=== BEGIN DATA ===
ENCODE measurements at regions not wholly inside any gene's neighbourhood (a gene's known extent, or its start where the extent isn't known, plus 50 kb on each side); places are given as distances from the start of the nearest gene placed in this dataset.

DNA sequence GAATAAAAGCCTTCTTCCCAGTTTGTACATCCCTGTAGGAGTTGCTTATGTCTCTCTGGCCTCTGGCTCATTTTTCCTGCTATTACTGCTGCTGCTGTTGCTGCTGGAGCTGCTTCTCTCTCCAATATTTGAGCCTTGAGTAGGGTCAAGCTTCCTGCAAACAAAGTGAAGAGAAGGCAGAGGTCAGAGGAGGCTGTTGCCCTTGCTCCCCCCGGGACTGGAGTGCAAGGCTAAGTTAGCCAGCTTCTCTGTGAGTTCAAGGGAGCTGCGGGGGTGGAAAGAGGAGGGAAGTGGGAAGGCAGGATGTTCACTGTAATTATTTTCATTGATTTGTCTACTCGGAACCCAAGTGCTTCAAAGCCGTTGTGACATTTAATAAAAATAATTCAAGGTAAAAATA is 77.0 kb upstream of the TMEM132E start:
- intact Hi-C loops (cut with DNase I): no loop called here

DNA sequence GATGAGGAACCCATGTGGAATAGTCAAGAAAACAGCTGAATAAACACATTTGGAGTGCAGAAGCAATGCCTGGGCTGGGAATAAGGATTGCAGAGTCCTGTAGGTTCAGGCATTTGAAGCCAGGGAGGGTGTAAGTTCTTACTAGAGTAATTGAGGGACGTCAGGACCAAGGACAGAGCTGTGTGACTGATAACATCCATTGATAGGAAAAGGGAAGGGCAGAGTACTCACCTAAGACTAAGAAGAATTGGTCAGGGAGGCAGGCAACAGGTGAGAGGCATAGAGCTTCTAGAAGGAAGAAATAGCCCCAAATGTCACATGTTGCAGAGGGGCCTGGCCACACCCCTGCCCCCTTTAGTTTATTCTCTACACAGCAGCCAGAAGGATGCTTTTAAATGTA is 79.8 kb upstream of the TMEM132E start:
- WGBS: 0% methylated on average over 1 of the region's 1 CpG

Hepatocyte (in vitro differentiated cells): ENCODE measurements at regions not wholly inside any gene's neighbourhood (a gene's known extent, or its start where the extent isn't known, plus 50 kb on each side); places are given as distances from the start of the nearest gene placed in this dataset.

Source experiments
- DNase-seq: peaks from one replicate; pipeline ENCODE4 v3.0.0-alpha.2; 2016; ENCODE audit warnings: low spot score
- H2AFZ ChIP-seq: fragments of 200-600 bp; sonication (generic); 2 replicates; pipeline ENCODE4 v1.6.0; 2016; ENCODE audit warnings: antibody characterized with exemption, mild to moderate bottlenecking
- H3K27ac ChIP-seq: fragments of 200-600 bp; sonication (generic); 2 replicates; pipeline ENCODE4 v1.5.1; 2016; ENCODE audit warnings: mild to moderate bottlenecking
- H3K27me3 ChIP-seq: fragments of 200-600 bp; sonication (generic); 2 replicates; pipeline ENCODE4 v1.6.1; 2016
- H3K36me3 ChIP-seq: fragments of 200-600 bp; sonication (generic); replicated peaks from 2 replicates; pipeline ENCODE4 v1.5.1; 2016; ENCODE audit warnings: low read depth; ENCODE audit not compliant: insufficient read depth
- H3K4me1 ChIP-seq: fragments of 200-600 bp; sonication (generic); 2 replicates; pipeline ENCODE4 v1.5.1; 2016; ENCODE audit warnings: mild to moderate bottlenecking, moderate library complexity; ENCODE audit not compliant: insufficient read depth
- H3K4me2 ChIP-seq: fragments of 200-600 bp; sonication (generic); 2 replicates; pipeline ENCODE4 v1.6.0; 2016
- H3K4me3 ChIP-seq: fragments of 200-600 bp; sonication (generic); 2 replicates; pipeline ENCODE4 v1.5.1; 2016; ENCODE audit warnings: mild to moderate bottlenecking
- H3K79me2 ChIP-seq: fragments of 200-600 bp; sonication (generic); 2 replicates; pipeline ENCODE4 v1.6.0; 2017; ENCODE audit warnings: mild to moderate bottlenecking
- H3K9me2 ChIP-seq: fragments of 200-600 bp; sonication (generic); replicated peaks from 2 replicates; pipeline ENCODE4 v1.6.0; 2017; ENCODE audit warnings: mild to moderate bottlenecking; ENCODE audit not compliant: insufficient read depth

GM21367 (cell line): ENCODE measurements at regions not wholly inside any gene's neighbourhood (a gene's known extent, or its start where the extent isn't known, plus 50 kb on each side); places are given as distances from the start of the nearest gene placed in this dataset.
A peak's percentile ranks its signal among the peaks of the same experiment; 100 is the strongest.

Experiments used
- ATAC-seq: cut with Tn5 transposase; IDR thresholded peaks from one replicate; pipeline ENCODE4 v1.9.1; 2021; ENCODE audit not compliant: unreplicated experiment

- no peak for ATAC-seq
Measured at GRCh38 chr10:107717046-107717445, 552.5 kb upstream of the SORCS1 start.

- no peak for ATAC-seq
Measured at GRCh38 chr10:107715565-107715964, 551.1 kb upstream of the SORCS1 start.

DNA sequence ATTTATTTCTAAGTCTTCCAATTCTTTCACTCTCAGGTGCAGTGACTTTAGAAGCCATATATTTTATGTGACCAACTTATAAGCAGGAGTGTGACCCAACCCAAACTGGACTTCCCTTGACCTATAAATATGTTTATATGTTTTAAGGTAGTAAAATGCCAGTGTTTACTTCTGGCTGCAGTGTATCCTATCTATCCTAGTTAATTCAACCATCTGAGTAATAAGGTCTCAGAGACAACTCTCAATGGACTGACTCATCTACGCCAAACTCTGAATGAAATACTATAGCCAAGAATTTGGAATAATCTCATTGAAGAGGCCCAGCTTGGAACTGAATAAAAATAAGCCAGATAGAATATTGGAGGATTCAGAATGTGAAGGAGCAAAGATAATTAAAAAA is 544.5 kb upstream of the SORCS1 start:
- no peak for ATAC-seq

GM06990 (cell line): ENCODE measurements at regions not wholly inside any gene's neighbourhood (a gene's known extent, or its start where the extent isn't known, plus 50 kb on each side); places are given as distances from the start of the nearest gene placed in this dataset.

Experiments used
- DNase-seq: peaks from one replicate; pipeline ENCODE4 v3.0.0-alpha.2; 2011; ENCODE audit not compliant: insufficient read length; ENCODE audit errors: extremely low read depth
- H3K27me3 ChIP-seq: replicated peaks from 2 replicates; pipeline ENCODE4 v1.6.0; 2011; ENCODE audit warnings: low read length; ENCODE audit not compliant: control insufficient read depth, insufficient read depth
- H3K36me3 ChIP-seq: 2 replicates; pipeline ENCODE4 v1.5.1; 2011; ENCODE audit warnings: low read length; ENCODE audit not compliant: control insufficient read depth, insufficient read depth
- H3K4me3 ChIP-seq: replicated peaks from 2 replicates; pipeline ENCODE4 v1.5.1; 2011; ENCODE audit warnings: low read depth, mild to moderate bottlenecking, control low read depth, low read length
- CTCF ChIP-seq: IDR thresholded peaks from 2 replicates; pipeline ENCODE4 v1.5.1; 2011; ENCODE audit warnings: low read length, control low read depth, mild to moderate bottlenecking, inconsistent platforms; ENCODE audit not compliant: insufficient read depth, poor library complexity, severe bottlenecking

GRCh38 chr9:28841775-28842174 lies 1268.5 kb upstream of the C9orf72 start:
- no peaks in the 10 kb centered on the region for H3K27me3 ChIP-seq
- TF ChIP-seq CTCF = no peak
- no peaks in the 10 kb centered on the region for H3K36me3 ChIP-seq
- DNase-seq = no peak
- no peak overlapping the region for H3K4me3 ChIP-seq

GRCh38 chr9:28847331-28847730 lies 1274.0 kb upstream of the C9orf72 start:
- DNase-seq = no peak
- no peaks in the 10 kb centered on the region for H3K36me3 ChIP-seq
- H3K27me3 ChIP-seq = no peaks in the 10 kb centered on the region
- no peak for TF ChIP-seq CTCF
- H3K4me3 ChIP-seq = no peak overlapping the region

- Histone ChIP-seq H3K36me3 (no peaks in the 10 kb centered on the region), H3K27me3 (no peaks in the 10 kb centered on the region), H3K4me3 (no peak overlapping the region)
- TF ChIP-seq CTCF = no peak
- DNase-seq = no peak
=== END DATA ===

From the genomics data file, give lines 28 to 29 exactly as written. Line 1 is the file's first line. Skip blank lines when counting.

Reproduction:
GM06990 (cell line): ENCODE measurements at regions not wholly inside any gene's neighbourhood (a gene's known extent, or its start where the extent isn't known, plus 50 kb on each side); places are given as distances from the start of the nearest gene placed in this dataset.

Experiments used